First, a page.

History is peppered with oddments and ironies, and one of the strangest is this. A few days before the first Christmas of that long bloodletting then called the Great War, hundreds of thousands of cold, trench-bound combatants put aside their arms and, in defiance of their orders, tacitly agreed to stop the killing in honor of the holiday.
That informal truce began with small acts: here opposing Scottish and German troops would toss newspapers, ration tins, and friendly remarks across the lines; there ambulance parties, clearing the dead from the barbwire hell of no man's land, would stop to share cigarettes and handshakes. Soon it spread, so that by Christmas Eve the armies of France, England, and Germany were serenading each other with Christmas carols and sentimental ballads and denouncing the conflict with cries of "Á bas la guerre!" and "Nie wieder Krieg!" The truce was, writes Stanley Weintraub, a remarkable episode, and, though "dismissed in official histories as an aberration of no consequence," it was so compelling that many who observed it wrote in near-disbelief to their families and hometown newspapers to report the extraordinary event.
In the end, writes Weintraub, the truce ended with a few stray bullets that escalated into total war, and that would fill the air for just shy of four more Christmases to come; further, isolated attempts at informal peacemaking would fail. But what, Weintraub wonders at the close of this inspired study, would have happened if the soldiers on both sides had refused to take up arms again? His counterfactual scenarios are intriguing, and well worth pondering. -- Gregory McNamee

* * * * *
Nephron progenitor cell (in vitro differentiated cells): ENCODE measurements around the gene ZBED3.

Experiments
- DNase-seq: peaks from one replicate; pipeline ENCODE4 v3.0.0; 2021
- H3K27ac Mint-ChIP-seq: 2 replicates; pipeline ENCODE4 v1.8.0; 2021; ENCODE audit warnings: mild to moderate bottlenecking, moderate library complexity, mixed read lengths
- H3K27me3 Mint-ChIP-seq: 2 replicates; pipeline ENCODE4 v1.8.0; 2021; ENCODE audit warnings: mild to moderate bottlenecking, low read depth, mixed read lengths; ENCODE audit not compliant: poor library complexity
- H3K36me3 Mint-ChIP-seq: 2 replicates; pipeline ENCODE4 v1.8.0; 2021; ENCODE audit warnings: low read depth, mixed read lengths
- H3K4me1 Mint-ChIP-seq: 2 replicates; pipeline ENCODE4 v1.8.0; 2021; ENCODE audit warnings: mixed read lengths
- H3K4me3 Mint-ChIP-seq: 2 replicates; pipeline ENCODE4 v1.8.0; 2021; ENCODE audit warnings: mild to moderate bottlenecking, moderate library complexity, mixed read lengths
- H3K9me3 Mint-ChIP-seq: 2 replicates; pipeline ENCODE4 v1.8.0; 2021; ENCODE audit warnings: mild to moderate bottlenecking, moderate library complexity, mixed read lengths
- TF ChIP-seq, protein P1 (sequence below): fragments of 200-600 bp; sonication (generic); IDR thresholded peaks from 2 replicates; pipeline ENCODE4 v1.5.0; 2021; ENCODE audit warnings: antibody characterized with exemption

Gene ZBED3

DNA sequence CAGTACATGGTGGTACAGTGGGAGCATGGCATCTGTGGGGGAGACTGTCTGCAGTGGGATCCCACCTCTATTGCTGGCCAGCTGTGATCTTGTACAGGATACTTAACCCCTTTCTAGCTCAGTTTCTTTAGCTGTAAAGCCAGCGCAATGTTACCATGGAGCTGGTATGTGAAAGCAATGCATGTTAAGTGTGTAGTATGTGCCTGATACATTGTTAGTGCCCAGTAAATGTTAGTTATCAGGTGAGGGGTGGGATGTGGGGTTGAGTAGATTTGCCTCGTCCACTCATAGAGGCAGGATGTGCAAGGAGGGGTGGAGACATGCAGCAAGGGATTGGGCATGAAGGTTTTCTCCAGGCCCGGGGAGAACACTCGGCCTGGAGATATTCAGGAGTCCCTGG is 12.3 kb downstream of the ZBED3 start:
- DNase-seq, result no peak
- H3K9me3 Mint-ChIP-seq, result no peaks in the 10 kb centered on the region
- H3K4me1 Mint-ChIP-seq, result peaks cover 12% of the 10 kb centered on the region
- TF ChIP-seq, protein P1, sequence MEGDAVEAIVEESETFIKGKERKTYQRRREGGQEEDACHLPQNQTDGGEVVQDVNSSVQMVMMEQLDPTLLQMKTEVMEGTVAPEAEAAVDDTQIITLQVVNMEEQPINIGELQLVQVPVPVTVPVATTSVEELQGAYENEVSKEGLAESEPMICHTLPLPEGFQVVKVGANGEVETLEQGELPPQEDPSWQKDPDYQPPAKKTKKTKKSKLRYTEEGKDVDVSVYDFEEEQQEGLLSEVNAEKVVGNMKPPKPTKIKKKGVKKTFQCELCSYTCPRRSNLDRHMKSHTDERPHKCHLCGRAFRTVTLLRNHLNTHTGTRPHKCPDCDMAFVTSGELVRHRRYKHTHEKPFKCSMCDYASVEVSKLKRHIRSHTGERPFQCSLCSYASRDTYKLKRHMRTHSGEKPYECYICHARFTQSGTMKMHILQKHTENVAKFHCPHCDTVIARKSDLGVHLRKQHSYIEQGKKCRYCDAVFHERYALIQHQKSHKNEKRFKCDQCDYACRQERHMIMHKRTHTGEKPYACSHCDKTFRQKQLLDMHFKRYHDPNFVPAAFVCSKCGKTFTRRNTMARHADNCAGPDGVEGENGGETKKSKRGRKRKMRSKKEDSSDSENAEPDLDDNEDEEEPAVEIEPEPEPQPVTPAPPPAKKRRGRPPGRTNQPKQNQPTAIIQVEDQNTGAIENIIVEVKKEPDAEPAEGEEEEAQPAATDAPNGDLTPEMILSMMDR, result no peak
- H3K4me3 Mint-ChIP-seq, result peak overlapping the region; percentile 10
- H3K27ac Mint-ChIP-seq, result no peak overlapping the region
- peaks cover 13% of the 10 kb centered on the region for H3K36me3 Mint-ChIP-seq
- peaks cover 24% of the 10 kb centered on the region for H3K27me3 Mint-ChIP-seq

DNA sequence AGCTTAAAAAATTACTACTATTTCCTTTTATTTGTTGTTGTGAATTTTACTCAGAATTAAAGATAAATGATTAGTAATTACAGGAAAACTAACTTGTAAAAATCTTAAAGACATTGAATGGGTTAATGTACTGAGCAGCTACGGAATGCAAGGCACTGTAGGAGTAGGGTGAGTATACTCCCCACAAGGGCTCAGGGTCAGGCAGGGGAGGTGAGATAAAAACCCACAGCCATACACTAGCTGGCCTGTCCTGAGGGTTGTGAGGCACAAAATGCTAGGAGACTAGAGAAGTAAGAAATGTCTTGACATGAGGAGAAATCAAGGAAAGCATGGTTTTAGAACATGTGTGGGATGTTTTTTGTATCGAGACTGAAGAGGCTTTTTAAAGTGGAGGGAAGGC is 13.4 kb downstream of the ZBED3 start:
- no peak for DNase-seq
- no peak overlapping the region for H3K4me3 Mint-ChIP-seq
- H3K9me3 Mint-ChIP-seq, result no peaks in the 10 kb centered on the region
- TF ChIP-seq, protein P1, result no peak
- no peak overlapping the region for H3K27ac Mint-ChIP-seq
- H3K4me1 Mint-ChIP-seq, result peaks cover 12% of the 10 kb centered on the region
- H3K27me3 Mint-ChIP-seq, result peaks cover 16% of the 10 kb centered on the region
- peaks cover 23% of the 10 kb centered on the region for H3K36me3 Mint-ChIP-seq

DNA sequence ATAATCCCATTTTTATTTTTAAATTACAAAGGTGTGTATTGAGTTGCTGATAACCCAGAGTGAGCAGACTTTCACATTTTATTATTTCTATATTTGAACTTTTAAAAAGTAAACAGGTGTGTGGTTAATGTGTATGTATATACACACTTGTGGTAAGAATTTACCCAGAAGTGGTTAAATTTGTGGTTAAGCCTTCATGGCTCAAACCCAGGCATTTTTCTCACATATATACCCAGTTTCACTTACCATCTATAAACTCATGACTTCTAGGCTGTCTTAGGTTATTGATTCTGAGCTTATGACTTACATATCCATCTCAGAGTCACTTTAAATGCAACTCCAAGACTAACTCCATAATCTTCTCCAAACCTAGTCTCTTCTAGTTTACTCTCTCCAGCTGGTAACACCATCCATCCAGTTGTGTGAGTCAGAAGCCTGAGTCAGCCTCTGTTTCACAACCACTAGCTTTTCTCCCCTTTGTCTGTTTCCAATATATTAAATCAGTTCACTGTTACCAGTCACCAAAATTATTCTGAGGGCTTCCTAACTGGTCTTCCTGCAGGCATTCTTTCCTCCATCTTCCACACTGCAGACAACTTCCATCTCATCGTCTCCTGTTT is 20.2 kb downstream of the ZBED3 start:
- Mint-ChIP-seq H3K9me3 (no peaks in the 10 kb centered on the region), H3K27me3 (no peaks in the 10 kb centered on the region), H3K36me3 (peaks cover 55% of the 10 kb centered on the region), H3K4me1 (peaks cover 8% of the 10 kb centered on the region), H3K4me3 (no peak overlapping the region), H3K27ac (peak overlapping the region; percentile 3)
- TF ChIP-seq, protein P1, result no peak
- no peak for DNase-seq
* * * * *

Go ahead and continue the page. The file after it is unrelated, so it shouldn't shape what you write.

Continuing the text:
--This text refers to an out of print or unavailable edition of this title.
From Publishers Weekly
Popular historian Weintraub (MacArthur's War, etc.), emeritus professor of arts and humanities at Penn State, tackles a sober subject from WWI, when amid the millions of casualties in the obscene carnage of trench war, a mutual agreement arose for a cease-fire at Christmastime of the first year of conflict. Drawing from secondary sources as well as much archival research in a variety of languages, Weintraub has compiled a brief, anecdotal account that reveals his skill as a researcher and deftness as a narrator in chapters like "An Outbreak of Peace," "Our Friends, the Enemy" and "How It Ended." There are lively anecdotes, contemporary doggerel and some extraneous asides such as that "a Chinese fourth century B.C. military text mentions a primitive form of football." While succinctly conveying the mood and stakes of this unprecedented display of mutual trust during war, Weintraub's short book could help draw Malcolm Brown and Shirley Seaton's magisterial Christmas Truce back into print. In the meantime, and just in time for the holidays, we have this offering from one of our most patient chroniclers.
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